Leather Armor – Fantasy Trope Or Real Deal?
This has become a bit of a hot topic in recent years. It’s been pretty common since the dawn of tabletop RPGs (and the video games they inspired) to use leather armor as a kind of entry-level adventurer gear, sometimes earned after completing several quests dressed in the base-level cloth armor. Don’t get us started on how many games misrepresent the effectiveness of composite cloth armor – often called gambeson. Using many layers of different fabric and including laminated layers held together with a kind of glue, cloth armor could be very effective indeed. But the problem with leather armor, historically, is that outside of limb protection there isn’t a great deal of representative or material evidence. Now, these problems can be explained somewhat by the fact that leather is an organic material. No matter how well-cured, it will degrade over time due to moisture. To this point, many of the existing examples of relatively complete, leather lamellar torso armor come from desert regions where moisture couldn’t degrade the material. Certainly, protective workwear type garments such as this medieval suede tunic.
Leather As A Material For Armor
Leather has very good abrasion resistance, explaining why it’s used (in combination with some synthetic material) in high-end motorcycle racing suits. It’s also decent at heat insulation and is still used by metalworkers and stokers today. But leather, in the form it’s used to make consumer-grade jackets, while it might protect from scratches, would make little difference if someone was trying to harm you with a battlefield weapon. Even this medieval suede tunic would offer little resistance to a pointed or blunt force weapon. But medieval armorers and leather workers could use thicker grades of leather and had access to some hardening techniques, which whilst different from those used today, could achieve similar results.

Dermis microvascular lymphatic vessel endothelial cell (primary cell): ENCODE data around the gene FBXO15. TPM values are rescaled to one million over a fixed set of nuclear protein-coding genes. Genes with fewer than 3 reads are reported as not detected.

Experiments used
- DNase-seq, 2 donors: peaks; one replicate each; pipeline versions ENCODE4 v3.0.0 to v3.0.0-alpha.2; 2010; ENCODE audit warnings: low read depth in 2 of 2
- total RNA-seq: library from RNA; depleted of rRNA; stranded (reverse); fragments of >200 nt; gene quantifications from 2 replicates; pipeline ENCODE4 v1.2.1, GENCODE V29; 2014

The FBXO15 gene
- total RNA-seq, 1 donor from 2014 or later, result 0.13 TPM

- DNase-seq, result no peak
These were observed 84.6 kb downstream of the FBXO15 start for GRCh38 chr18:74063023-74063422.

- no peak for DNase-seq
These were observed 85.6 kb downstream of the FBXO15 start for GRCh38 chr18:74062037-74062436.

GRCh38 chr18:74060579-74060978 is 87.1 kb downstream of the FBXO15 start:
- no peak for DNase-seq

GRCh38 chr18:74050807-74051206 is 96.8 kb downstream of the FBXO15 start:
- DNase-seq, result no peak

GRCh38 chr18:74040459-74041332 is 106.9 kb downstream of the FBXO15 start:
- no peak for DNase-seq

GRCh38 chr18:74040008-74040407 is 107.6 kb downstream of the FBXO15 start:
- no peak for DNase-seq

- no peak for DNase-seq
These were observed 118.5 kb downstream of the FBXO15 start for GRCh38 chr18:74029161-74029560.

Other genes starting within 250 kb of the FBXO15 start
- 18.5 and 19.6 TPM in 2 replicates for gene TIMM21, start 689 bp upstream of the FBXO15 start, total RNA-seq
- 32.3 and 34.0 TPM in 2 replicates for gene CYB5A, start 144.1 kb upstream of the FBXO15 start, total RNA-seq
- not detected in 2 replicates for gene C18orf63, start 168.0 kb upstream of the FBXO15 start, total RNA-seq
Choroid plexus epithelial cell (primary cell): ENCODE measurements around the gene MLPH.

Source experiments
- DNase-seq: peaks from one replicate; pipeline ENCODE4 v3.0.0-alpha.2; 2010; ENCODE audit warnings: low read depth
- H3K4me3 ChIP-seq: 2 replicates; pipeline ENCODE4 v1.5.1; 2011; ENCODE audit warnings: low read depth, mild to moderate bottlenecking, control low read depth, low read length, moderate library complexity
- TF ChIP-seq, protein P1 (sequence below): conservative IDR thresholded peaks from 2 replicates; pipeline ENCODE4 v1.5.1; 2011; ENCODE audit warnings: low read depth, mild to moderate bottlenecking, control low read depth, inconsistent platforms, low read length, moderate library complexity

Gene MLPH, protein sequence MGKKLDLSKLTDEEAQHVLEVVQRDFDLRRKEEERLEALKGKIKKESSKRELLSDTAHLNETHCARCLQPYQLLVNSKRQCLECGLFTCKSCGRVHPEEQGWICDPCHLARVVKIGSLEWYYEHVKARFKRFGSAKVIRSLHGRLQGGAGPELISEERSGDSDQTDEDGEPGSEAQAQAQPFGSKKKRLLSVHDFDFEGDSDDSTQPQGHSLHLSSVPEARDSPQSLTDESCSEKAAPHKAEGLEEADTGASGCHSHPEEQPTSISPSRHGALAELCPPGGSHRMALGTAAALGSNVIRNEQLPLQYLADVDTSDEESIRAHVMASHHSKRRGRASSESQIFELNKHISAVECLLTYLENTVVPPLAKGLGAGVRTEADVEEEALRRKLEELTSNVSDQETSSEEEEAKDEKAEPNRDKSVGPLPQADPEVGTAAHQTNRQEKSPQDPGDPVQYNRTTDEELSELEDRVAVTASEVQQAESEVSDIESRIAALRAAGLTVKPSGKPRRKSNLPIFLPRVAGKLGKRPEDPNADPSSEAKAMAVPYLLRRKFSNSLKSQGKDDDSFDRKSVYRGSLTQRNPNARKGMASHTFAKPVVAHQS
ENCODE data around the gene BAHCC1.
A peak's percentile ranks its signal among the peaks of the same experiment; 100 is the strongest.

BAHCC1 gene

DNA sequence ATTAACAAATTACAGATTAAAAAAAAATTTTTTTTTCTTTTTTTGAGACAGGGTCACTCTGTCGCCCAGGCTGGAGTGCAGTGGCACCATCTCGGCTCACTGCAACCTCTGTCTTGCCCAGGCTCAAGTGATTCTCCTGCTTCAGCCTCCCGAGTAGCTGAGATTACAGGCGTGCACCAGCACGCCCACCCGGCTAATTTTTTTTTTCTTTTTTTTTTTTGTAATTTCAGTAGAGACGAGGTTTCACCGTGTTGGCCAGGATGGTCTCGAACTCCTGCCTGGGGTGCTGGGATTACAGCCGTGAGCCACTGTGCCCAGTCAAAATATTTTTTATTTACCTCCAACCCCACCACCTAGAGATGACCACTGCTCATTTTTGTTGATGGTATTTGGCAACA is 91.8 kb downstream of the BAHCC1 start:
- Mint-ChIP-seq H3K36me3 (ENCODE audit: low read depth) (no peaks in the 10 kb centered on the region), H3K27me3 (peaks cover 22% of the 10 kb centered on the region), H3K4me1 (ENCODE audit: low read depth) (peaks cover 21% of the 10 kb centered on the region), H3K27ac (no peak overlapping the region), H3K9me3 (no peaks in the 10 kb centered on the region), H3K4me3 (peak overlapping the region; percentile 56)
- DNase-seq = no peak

What Types Of Armor?
If we ventured to say that leather armor probably wasn’t as common in reality as in games, we’d also have to mention that leather is used in just about every kind of metal armor – either as a mounting material or in the form of straps. The presence of protective work/travel wear like this suede tunic is not in dispute. In fact, the most commonly misunderstood “leather armor” is what’s commonly referred to in games as “studded leather armor”. This point has been made several times (the Shadiversity Youtube channel has mentioned it) but it’s a good example of how one misunderstanding can lead to the creation of a new, historically inaccurate armor type. The studs on what’s referred to are actually holding in place the metal plates on the inside of the leather coat, called a brigandine.
Love Suede? Then check out the Archer’s Suede Gloves!
Material; Medieval Suede Tunic is 100% Leather
Colours: Black, Brown, Light Brown
- Small: Chest/Waist – 38 to 40 Inches, Length – 46.5 Inches
- Medium: Chest/Waist – 40.5 to 43.8 Inches, Length – 47.5 Inches
- Large: Chest/Waist – 42.5 to 44.8 Inches, Length – 48.8 Inches
- X-Large: Chest/Waist – 46 to 48.8 Inches, Length – 50 Inches
- XX-Large: Chest/Waist – 48.5 to 50.8 Inches, Length – 51 Inches